"Dear me!" thought Ann, as she plodded back through the streets, "it'll be even worse than I expected, for there's not a morsel to eat in the house, and not a penny to buy one with. Well—well—the Lord will provide, the Good Book says, but it's mighty dark days, and it's hard to believe."
Entering the house, Ann sat down silently before the expiring fire. She was tired, her bones ached, and she was faint for want of food.
Wearily she rested her head on her hands, and tried to think of some way to get a few cents. She had nothing she could sell or pawn, everything she could do without had gone before, in similar emergencies. After sitting there some time, and revolving plan after plan, only to find them all impossible, she was forced to conclude that they must go supperless to bed.
Her husband grumbled and Katey—who came in from a neighbor's—cried with hunger, and after they were asleep old Ann crept into bed to keep warm, more disheartened than she had been all winter.
If we could only see a little way ahead! All this time—the darkest the house on the alley had seen—help was on the way to them. A kind-hearted city missionary, visiting one of the unfortunate families living in the upper rooms of old Ann's house, had learned from them of the noble charity of the humble old washerwoman. It was more than princely charity, for she not only denied herself nearly every comfort, but she endured the reproaches of her husband, and the tears of her child.
Telling the story to a party of his friends this Christmas eve, their hearts were touched, and they at once emptied their purses into his hands for her. And the gift was at that very moment in the pocket of the missionary, waiting for morning to make her Christmas happy.
Christmas morning broke clear and cold. Ann was up early, as usual, made her fire, with the last of her coal, cleared up her two rooms, and leaving her husband and Katey in bed, was about starting out to try and get her money, to provide a breakfast for them. At the door she met the missionary.
"Good-morning, Ann," he said. "I wish you a merry Christmas."
"Thank you, sir," said Ann cheerfully; "the same to yourself."
"Have you been to breakfast already?" asked the missionary.
"No, sir," said Ann. "I was just going out for it."
"I haven't either," said he, "but I couldn't bear to wait till I had eaten breakfast before I brought you your Christmas present—I suspect you haven't had any yet."
Ann smiled. "Indeed, sir, I haven't had one since I can remember."
"Well, I have one for you. Come in, and I'll tell you about it."
Too much amazed for words, Ann led him into the room. The missionary opened his purse, and handed her a roll of bills.
"Some friends of mine heard of your generous treatment of the poor families up-stairs," he went on, "and they send you this, with their respects and best wishes for Christmas. Do just what you please with it—it is wholly yours. No thanks," he went on, as she struggled to speak. "It's not from me. Just enjoy it—that's all. It has done them more good to give than it can you to receive," and before she could speak a word he was gone.
What did the old washerwoman do?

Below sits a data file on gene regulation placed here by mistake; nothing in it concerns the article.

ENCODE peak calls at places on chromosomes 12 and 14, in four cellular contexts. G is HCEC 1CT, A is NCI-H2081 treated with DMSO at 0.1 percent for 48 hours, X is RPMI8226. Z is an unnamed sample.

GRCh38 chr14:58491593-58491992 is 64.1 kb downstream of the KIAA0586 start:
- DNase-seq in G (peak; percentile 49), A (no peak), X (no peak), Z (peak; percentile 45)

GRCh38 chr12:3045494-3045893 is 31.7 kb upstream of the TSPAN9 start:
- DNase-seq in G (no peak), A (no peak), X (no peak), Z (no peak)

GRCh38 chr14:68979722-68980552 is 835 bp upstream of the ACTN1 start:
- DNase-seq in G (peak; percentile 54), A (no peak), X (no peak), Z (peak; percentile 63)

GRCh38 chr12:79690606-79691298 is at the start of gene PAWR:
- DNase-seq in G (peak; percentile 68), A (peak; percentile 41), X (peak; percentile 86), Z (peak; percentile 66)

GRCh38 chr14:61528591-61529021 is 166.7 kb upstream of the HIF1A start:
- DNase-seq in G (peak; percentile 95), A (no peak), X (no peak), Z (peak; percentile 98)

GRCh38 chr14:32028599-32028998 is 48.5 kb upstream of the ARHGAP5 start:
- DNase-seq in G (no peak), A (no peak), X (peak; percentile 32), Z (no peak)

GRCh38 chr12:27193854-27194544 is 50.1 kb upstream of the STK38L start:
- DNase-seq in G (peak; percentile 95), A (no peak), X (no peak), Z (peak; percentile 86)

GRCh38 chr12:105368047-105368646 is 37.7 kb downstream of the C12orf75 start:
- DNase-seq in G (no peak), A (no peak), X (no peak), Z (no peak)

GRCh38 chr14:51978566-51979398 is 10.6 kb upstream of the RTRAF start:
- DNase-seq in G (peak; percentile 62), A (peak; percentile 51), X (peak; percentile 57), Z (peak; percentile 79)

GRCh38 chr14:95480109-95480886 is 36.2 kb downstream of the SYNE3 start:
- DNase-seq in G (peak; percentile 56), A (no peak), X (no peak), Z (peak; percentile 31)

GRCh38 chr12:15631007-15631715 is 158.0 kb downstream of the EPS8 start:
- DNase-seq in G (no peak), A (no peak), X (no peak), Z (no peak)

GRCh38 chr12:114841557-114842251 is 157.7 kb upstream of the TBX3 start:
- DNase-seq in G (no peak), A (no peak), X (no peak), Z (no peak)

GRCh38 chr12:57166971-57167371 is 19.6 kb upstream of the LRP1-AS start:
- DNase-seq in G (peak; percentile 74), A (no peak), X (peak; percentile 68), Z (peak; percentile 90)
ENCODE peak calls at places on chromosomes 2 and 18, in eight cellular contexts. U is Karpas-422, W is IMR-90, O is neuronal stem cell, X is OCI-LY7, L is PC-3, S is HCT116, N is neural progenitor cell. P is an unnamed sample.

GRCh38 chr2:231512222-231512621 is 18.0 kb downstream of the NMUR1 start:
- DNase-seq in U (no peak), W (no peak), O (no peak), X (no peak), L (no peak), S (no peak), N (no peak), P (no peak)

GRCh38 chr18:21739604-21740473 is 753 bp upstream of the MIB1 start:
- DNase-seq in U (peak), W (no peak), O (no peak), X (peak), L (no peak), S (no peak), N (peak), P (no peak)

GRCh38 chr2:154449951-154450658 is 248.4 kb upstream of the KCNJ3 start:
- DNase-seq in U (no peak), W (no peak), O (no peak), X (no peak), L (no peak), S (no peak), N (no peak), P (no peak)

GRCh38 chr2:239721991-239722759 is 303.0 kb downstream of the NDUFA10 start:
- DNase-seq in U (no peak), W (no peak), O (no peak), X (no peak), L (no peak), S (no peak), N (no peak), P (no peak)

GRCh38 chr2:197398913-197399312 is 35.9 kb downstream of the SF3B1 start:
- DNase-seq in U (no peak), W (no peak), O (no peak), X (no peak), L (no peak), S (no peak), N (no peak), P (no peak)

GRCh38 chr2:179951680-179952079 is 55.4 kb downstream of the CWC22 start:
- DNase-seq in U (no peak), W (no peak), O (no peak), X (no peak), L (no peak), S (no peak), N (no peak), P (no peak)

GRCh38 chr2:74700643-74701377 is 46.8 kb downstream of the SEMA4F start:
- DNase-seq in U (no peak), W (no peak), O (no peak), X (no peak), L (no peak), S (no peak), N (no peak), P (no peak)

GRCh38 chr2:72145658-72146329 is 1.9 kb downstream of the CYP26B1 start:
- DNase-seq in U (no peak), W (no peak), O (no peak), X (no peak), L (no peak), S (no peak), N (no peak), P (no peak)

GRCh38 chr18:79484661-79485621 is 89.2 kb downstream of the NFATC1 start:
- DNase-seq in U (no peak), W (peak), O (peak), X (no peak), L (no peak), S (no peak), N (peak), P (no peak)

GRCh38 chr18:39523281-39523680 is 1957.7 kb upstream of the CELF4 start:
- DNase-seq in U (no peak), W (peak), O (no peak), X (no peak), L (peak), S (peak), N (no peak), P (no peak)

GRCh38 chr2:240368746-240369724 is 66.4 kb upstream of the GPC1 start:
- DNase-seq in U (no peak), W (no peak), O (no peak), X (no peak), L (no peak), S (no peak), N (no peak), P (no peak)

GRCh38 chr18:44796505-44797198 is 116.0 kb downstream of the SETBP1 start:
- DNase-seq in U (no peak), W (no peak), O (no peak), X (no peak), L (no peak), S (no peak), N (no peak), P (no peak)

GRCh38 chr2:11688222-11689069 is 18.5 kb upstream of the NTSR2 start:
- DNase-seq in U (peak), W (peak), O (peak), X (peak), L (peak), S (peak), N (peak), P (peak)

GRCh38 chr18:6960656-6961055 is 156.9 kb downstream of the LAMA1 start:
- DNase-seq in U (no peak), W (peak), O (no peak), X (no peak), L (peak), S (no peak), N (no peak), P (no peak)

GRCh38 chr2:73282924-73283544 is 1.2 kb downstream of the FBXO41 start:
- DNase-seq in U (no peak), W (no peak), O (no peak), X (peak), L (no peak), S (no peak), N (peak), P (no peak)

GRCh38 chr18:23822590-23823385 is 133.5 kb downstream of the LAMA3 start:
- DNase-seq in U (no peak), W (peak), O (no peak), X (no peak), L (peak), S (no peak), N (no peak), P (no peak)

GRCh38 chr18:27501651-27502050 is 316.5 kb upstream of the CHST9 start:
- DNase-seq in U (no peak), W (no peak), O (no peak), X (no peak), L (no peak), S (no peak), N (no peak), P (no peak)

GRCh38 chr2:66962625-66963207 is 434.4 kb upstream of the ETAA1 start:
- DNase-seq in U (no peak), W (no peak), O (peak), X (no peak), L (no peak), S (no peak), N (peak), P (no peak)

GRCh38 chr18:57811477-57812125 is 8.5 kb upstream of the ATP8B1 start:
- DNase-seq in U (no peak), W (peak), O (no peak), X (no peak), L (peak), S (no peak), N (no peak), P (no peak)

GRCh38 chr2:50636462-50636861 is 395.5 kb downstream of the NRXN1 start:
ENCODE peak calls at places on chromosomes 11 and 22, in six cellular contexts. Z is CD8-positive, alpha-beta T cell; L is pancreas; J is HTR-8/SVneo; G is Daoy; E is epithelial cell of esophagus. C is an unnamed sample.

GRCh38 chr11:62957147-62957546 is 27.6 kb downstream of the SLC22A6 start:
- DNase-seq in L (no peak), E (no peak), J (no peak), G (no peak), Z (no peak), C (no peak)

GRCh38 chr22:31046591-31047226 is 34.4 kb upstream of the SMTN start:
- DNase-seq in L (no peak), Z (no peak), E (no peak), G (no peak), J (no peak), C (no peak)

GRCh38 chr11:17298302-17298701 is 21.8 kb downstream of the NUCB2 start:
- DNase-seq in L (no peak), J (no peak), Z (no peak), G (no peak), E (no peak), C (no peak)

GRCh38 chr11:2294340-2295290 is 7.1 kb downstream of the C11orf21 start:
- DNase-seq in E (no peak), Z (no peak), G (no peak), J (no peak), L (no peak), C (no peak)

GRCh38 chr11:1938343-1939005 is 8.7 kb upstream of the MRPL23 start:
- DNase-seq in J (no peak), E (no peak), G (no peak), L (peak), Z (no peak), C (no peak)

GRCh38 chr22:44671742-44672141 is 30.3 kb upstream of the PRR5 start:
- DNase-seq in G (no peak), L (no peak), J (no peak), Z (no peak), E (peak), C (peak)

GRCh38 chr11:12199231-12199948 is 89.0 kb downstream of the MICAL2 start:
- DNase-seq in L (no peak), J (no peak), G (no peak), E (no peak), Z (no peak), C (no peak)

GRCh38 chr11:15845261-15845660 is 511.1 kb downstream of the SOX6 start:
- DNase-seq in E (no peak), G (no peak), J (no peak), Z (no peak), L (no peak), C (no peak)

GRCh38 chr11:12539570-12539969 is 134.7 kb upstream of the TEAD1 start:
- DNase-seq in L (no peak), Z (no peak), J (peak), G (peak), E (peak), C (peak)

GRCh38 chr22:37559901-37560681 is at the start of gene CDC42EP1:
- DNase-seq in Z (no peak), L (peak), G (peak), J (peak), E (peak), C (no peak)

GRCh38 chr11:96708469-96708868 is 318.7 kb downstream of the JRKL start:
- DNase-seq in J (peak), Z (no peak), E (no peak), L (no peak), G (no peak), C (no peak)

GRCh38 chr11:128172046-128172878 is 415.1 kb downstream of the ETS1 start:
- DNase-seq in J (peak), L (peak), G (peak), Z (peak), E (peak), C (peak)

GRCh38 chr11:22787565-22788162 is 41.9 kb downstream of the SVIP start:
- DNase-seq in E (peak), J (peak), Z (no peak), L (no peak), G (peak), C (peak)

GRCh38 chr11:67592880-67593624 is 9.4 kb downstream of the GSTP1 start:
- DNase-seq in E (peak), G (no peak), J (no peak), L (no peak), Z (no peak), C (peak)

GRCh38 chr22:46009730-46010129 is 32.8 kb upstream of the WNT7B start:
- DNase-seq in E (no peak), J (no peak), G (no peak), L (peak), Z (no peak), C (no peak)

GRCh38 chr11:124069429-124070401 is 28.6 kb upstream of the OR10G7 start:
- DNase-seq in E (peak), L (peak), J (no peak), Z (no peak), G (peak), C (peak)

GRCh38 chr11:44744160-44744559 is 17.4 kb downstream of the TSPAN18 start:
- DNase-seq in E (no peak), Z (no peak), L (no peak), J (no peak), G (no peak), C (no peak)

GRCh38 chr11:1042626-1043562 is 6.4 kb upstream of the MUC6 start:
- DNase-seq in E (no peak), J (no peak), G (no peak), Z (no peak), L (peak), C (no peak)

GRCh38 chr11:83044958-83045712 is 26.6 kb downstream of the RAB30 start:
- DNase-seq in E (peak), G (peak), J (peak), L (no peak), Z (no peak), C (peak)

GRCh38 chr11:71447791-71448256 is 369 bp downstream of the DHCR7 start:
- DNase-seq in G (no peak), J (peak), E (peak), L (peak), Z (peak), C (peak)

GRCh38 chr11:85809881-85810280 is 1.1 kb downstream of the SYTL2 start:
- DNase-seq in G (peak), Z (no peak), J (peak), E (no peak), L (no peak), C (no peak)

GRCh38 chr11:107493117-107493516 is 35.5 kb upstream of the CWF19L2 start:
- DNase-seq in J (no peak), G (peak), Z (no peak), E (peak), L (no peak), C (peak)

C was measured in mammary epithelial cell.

Well—first she fell on her knees and buried her agitated face in the bedclothes. After a while she became aware of a storm of words from her husband, and she got up, subdued—as much as possible—her agitation, and tried to answer his frantic questions.
"How much did he give you, old stupid?" he screamed; "can't you speak, or are you struck dumb?—Wake up!—I just wish I could reach you!—I'd shake you till your teeth rattled!"
If his vicious looks were a sign, it was evident that he only lacked the strength to be as good as his word.
Ann roused herself from her stupor and spoke at last.
"I don't know. I'll count it." She unrolled the bills and began.
"O Lord!" she exclaimed excitedly, "here's ten-dollar bills! One, two, three, and a twenty—that makes five—and five are fifty-five—sixty—seventy—eighty—eighty-five—ninety—one hundred—and two and five are seven, and two and one are ten, twenty—twenty-five—one hundred and twenty-five! Why, I'm rich!" she shouted. "Bless the Lord! Oh, this is the glorious Christmas day! I knew He'd provide. Katey! Katey!" she screamed at the door of the other room, where the child lay asleep. "Merry Christmas to you, darlin'! Now you can have some shoes! and a new dress! and—and—breakfast, and a regular Christmas dinner! Oh! I believe I shall go crazy!"
But she did not. Joy seldom hurts people, and she was brought back to every-day affairs by the querulous voice of her husband.
"Now I will have my tea, an' a new blanket, an' some tobacco—how I have wanted a pipe!" and he went on enumerating his wants while Ann bustled about, putting away most of her money, and once more getting ready to go out.
"I'll run out and get some breakfast," she said, "but don't you tell a soul about the money."
"No! they'll rob us!" shrieked the old man.
"Nonsense! I'll hide it well, but I want to keep it a secret for another reason. Mind, Katey, don't you tell."
"No!" said Katey, with wide eyes. "But can I truly have a new frock, Mammy, and new shoes?—and is it really Christmas?"
"It's really Christmas, darlin'," said Ann, "and you'll see what Mammy'll bring home to you, after breakfast."